So it was early the next morning that I threw my helmet and tyre-smoked clothes into the Kia’s boot and hit the road.
It always surprises me how quickly the relatively bustling and built-up Mildura turns to flat Australian outback when you head south out of town. But despite the relatively monotonous drive, the gradual shift in colour outside the car from rust-red to green like litmus paper is strangely soothing.
A small sedan might not seem like the ideal company for such a long day trip, but small cars punch way above their weight these days and the Cerato is no exception.
For a start, a few driving assistance features that I might ordinarily switch off for negotiating fun roads were left on. Active lane departure warning and assistance is a welcome inclusion when you’re spending up to eight hours at the wheel by yourself.
Active cruise control is also at its absolute best when travelling largely deserted roads and only occasionally encounter other motorists. The Kia system is very effective at locking on to a car ahead and following it obediently – almost as effective as the 150kW petrol engine is at blasting past them as soon as the road is clear.
And that was very much the theme of the day onboard the Mildura–Melbourne Express. With vast expanses of open road, the little GT skimmed along with vitality and felt delightfully out of place among the roo-bar-armed large SUVs and monstrous B-doubles, but certainly not out of its depth.
But there was a character trait of the Cerato that I was not looking forward to on an extended tenure at the helm. As previous custodian Affat identified, the sportier GT’s suspension “bump and rebound is unforgivingly firm”.
Yes, the ride is firm and dislikes imperfections with the chassis preferring the twistier road over the arrow-straight stretches I was facing. However, a little jostle and action is actually not unwelcome when you have to spend an entire day in a car.
The Cerato’s ride is not brutally stiff and devoid of suppleness, like a school teacher you grew to like and respect, it’s firm and fair.
Over many hours, the lively nature of the chassis keeps the driver alert and engaged, and it’s complemented by a comfortable but poised driving position. I dare say the risk of ‘five-second blinks’ or ‘unscheduled eye-resting’ would have been far higher had I been thrown the keys to a BMW 7 Series in Mildura.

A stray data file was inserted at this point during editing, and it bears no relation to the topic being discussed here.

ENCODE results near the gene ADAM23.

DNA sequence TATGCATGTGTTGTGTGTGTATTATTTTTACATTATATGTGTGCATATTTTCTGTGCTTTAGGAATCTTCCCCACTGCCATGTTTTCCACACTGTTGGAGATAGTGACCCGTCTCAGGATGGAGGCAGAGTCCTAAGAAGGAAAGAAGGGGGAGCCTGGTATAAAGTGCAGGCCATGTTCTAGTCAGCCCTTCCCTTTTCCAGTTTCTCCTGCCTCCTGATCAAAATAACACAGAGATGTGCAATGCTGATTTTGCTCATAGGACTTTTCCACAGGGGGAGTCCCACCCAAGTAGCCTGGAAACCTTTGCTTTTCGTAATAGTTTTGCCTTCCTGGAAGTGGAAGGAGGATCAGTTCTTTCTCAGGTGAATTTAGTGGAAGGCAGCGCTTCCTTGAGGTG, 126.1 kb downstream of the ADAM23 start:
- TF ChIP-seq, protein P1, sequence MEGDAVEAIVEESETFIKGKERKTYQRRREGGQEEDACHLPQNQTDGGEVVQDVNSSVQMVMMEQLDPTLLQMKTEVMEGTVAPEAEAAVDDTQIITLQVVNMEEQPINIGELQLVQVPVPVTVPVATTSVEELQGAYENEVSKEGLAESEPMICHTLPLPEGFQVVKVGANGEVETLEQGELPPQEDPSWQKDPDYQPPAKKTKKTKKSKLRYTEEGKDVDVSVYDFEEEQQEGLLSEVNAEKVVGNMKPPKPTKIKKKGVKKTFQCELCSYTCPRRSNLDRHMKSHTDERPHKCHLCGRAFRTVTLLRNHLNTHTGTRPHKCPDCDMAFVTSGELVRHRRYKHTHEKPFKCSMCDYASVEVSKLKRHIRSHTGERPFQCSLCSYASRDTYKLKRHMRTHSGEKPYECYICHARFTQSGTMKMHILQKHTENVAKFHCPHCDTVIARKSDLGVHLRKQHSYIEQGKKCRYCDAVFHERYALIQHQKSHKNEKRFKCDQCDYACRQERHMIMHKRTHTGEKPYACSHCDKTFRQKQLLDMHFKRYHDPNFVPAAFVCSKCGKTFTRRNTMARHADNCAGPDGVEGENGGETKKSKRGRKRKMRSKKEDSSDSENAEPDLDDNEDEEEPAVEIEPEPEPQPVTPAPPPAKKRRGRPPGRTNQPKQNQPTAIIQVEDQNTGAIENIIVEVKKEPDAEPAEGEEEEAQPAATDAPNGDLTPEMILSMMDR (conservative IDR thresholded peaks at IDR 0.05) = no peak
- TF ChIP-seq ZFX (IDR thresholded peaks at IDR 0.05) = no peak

A few pit stops along the way mitigated the risk of driver drowsiness as well as allowing a refuel. Officially, the Cerato GT needs fewer than 7.0-litres of petrol to go 100km – frugal at the best of times – but that figure plummets into the fives when cruising at freeway speeds.
As the miles ticked along, the seat heater that had thawed out a chilly Mildura dawn was flicked over to cooling as the outside temperature climbed, the digital radio lost signal and was re-tuned to good old country analogue, and the cabin remained quiet and comfortable.
With hours to ponder it, the Kia brought back fond memories of a previous Hyundai i30 SR (now the i30 N-line) long term test car I once had the pleasure of. Not surprising as the pair share many excellent common features such as multi-link rear suspension, a snappy dual-clutch automatic transmission with seven ratios and beautifully weighted steering.
More miles passed and I found myself pondering the incredible job Kia has pulled off introducing the red-blooded rear-drive high-performance Stinger and now a convincing driver’s hatch/sedan pair. With its long legs for cruising and commendable dynamics when the road gets bendy, the Cerato GT transcends the ‘warm-hatch’ realm into something more impressive and grown-up.
As the high-rise skyline of Melbourne grew from distant castellated horizon to envelop the Cerato, the timer clocked up just over seven hours. A respectable run by any standard, but particularly satisfactory given the absence of a co-pilot.
On the contrary, the Kia had been the perfect companion offering just the right balance of comfort, driver support and entertainment. It might be hard to believe that after a few days blasting down drag strips in a 477kW muscle car, seven hours in a $32,000 South Korean sedan could be rewarding, soothing or fun, but it was all of those in one neat little package.